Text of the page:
Docker Security & Best Practices¶
This is where security tips about Docker go. The Docker security page goes into more detail.
First things first: Docker runs as root. If you are in the
docker group, you effectively have root access. If you expose the docker unix socket to a container, you are giving the container root access to the host.
Docker should not be your only defense. You should secure and harden it.
For an understanding of what containers leave exposed, you should read Understanding and Hardening Linux Containers by Aaron Grattafiori. This is a complete and comprehensive guide to the issues involved with containers, with a plethora of links and footnotes leading on to yet more useful content. The security tips following are useful if you've already hardened containers in the past, but are not a substitute for understanding.
For greatest security, you want to run Docker inside a virtual machine. This is straight from the Docker Security Team Lead -- slides / notes. Then, run with AppArmor / seccomp / SELinux / grsec etc to limit the container permissions. See the Docker 1.10 security features for more details.
Docker image ids are sensitive information and should not be exposed to the outside world. Treat them like passwords.
You should start off by using a kernel with unstable patches for grsecurity / pax compiled in, such as Alpine Linux. If you are using grsecurity in production, you should spring for commercial support for the stable patches, same as you would do for RedHat. It's $200 a month, which is nothing to your devops budget.
Since docker 1.11 you can easily limit the number of active processes running inside a container to prevent fork bombs. This requires a linux kernel >= 4.3 with CGROUP_PIDS=y to be in the kernel configuration.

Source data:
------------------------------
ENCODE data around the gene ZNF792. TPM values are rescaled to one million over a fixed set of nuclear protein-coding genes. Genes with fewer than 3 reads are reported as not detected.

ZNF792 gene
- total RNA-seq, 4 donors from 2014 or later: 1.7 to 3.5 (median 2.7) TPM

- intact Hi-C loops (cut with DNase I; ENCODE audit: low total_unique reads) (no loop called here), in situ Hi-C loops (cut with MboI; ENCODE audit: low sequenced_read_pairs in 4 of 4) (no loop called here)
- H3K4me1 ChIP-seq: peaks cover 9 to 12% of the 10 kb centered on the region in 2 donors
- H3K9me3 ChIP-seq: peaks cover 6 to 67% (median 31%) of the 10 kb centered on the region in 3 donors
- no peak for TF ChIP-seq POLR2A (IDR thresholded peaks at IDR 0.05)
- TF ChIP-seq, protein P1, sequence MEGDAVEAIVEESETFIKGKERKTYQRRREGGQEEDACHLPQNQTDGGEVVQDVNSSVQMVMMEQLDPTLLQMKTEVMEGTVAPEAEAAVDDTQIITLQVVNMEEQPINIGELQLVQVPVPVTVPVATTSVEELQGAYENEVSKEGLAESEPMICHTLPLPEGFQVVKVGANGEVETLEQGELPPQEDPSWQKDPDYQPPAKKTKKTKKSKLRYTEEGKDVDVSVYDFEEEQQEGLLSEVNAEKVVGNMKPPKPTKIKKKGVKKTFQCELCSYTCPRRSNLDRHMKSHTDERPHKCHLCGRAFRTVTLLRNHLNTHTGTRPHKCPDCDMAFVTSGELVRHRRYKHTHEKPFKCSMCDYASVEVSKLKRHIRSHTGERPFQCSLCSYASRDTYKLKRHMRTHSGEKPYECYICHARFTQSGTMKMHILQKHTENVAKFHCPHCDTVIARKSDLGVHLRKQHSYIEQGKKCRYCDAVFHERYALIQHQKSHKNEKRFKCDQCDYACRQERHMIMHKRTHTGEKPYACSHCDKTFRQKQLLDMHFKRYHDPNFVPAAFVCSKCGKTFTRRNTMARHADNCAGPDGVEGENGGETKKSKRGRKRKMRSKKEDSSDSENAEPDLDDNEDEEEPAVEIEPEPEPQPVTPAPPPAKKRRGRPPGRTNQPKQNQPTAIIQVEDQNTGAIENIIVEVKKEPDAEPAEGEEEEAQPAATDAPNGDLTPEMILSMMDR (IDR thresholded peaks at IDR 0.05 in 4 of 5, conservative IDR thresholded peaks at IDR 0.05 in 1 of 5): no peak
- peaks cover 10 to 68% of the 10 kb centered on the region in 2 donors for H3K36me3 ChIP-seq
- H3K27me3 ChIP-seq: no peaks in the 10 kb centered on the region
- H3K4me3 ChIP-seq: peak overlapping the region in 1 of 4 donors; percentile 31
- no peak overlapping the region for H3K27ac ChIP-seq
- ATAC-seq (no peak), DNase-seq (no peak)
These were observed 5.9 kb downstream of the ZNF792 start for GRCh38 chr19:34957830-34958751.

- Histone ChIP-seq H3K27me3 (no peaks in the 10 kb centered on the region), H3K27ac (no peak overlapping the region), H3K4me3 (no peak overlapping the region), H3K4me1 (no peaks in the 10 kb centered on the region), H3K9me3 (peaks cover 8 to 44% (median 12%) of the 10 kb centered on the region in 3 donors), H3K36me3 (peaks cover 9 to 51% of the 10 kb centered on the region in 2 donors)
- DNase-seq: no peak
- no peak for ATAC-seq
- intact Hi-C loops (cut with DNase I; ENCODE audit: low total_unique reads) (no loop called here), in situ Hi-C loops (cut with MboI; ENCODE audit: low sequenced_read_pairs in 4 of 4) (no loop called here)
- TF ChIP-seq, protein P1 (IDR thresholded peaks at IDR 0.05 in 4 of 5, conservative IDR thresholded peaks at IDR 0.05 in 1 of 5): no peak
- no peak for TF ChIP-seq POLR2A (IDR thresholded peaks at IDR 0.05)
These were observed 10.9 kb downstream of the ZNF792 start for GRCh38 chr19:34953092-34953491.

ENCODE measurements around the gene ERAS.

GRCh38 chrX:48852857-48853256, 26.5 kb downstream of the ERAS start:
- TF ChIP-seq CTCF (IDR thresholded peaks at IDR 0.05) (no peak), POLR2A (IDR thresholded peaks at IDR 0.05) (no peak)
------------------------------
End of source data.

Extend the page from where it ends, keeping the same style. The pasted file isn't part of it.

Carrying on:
docker run --pids-limit=64
Also available since docker 1.11 is the ability to prevent processes from gaining new privileges. This feature have been in the linux kernel since version 3.5. You can read more about it in this blog post.
docker run --security-opt=no-new-privileges
Turn off interprocess communication with:
docker -d --icc=false --iptables
Set the container to be read-only:
docker run --read-only
Verify images with a hashsum:
docker pull debian@sha256:a25306f3850e1bd44541976aa7b5fd0a29be
Set volumes to be read only:
docker run -v $(pwd)/secrets:/secrets:ro debian
Define and run a user in your Dockerfile so you don't run as root inside the container:
RUN groupadd -r user && useradd -r -g user user USER user
There's also work on user namespaces -- it is in 1.10 but is not enabled by default.
To enable user namespaces ("remap the userns") in Ubuntu 15.10, follow the blog example.
- Using Docker Safely
- Securing your applications using Docker
- Container security: Do containers actually contain?
- Linux Containers: Future or Fantasy?
This is where general Docker best practices and war stories go:
- The Rabbit Hole of Using Docker in Automated Tests
- Bridget Kromhout has a useful blog post on running Docker in production at Dramafever.
- There's also a best practices blog post from Lyst.
- Building a Development Environment With Docker
- Discourse in a Docker Container
Thanks to @wsargent for creating this cheat sheet.